Preface: I am aware that there are other threads that discuss the Jedi/Sith aspects of common knowledge in the Star Wars universe such as this one, this one and this one. My question is not about knowledge of the Jedi/Sith stuff as much as the “wars” of Star Wars itself. To me it seems as if the general population of the galaxy knows they are oppressed, but are not really aware there is an active war to end that oppression regardless of the “religious” aspect that seems to have started it all.
So the some of the trailers for the new film, Star Wars: The Force Awakens have a key scene where Han Solo states:
It’s true. All of it. The Dark Side. The Jedi. They’re real.
Okay, so I understand how the whole mystical concept of “The Force” might have been lost by the sands of time. But what about the rest of it? Objectively thinking of how the original trilogy was presented it seems everything was secretive or clandestine in many ways:
- Star Wars: The mission to recover the Death Star plans from the Rebels was carried out by one Star Destroyer lead by Darth Vader. When the idea the plans were jettisoned to Tatooine in an escape pod, Stormtroopers are sent to the planet, but everything is somewhat secretive. Even the massacre of the Jawas was done in a way to make it seem as if Tusken Raiders (aka: Sand People) carried out the attack. The rest of the film follows the same notes including the attack on Yavin moon that contained the secret rebel base.
- The Empire Strikes Back: Again, Darth Vader is hunting down Rebels and they are hiding on an ice planet seemingly as far away from everything as possible. The trip to see Yoda on Dagobah was not shared by Luke with anyone, and when Han Solo heads to Bespin, it’s to seek refuge. And heck, even Lando Calrissian brags about how his operation in Cloud City is small enough to not attract the attention of the Empire. So everything that happens there is known only to the parties involved it seems.
- Return of the Jedi: The rescue of Han Solo from Tatooine is yet another clandestine operation carried out by a small group of friends trying to save the life of a fellow friend. When Jabba dies and his ships are destroyed, who cares and who knows what happened outside of that group? Jabba’s just a huge crime lord and his death would not mean much to other criminals let alone raise an eyebrow by others. Then the whole Death Star II operation on Endor is yet again, a secret operation.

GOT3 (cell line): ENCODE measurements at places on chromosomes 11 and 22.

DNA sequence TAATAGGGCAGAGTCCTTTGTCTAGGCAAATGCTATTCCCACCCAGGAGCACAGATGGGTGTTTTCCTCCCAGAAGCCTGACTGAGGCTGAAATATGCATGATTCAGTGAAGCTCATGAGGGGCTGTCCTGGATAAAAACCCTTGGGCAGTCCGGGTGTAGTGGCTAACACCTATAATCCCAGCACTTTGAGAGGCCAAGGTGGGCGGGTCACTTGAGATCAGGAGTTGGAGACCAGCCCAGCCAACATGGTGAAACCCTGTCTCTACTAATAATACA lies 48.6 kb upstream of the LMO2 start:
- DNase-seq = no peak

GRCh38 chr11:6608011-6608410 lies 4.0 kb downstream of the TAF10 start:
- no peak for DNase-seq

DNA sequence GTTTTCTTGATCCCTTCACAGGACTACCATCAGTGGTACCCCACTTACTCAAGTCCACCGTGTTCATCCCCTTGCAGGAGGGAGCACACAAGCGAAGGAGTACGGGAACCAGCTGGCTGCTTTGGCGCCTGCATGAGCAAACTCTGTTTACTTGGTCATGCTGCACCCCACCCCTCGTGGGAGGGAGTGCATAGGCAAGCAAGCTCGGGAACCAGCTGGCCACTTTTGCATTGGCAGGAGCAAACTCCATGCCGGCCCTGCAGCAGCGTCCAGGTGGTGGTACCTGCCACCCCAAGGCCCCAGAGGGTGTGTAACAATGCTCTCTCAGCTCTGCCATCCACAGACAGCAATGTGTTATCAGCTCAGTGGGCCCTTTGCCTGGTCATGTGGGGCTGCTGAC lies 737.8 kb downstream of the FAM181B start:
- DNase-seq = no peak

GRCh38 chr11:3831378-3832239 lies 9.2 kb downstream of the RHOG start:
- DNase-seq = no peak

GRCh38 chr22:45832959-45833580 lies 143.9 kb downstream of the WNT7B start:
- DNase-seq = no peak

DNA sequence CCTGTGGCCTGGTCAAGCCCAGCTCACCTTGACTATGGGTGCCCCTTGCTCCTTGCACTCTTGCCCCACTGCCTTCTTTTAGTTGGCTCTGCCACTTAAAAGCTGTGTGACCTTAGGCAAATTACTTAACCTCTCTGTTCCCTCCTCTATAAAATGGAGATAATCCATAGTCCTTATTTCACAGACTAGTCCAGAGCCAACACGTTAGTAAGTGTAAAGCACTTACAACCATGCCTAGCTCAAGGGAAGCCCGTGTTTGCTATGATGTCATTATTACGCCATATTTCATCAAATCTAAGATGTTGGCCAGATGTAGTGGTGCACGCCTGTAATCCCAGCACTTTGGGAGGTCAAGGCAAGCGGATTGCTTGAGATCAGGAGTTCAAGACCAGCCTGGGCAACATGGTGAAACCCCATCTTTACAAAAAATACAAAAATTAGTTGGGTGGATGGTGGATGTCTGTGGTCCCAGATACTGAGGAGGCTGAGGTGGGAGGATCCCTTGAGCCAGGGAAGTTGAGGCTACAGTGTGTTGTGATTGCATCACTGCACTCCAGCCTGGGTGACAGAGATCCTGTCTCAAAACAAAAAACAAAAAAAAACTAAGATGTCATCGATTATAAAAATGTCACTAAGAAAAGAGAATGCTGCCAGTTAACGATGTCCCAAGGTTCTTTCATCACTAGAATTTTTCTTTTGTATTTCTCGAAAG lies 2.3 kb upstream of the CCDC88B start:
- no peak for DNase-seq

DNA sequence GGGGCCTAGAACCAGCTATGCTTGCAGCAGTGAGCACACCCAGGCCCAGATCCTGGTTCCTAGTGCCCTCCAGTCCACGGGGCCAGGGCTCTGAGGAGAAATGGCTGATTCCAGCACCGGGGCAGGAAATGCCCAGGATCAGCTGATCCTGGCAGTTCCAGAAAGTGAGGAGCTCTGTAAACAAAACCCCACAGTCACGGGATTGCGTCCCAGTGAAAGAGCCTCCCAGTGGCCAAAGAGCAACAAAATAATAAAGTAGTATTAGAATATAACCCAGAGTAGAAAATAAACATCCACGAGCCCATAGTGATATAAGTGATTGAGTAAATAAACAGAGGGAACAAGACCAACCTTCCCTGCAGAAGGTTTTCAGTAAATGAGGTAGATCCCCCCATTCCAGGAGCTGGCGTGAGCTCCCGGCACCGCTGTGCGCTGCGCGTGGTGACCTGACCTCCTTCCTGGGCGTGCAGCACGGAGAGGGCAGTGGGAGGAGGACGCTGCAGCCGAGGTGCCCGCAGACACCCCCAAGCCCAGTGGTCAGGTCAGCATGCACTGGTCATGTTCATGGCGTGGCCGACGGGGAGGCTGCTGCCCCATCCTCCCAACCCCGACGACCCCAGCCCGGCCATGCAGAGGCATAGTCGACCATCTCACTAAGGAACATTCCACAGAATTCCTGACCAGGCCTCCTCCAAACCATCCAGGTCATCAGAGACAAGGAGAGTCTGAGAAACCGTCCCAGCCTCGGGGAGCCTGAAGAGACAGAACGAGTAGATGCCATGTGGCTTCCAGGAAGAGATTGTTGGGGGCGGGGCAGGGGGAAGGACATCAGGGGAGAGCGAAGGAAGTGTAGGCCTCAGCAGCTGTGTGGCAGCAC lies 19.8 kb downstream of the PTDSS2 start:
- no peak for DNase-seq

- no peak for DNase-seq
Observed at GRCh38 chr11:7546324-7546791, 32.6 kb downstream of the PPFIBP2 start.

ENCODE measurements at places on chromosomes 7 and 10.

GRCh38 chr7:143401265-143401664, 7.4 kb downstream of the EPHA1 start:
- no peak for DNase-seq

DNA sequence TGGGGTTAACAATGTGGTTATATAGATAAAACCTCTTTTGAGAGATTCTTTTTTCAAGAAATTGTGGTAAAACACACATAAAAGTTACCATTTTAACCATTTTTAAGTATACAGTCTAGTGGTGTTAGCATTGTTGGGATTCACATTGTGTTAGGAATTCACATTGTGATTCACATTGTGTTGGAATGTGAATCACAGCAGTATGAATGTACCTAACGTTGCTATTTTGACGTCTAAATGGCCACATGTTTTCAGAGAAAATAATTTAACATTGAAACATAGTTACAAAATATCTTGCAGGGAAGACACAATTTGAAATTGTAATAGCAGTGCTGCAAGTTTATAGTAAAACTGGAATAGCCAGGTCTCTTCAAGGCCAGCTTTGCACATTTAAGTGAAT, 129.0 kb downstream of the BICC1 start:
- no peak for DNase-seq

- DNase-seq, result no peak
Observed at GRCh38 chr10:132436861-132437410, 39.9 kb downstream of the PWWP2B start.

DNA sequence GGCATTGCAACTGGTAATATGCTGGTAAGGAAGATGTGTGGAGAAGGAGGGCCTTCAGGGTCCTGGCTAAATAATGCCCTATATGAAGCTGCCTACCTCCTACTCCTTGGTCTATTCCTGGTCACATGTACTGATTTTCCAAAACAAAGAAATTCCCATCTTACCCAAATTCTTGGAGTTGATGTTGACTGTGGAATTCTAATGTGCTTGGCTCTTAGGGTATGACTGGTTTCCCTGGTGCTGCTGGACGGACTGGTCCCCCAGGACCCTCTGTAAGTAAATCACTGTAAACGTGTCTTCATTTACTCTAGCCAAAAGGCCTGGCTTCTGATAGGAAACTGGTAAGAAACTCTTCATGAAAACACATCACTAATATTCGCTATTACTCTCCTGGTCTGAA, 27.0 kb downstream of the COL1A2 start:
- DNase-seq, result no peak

And there we go. It seems that everything that transpires in the the original trilogy are all special operations and “need to know” operations at best carried out by two opposing sides who might be fighting for larger power, but it’s not like — for example — a World War II struggle it seems. It all seems like small scale operations in a lager conflict much like action films such as The Guns of Navarone or Where Eagles Dare.
So in this context, what exactly did the “wars” in the Star Wars actually mean as far as awareness goes throughout the galaxy? My desire for “canon” extends into the modern definition of Star Wars canon which means Disney canon as well; no fan-fiction or wild guesses please.
Again, it seems the new series of films will you touch on how “legendary” yet not real these events seem to contemporary residents in the Star Wars universe goes. But is there an canonical material that explicitly states something like, “The war against the Empire was important, yet not directly known by most inhabitants in the galaxy/universe of Star Wars.”
PS: FWIW, this all seems odd to me because to my knowledge — in the context of our own conflicts on Earth — even in pre-Internet/pre-modern communication times, wars and conflicts were known or conveyed in some way to even the most menial people in society. You talk to someone about the Crusades, the Civil War or even World War I nowadays people at least know that some kind of war happened even if they do not know any specifics of the conflict. But in the Star Wars universe, average citizens seem fairly clueless despite having apparently better technology and communication methods.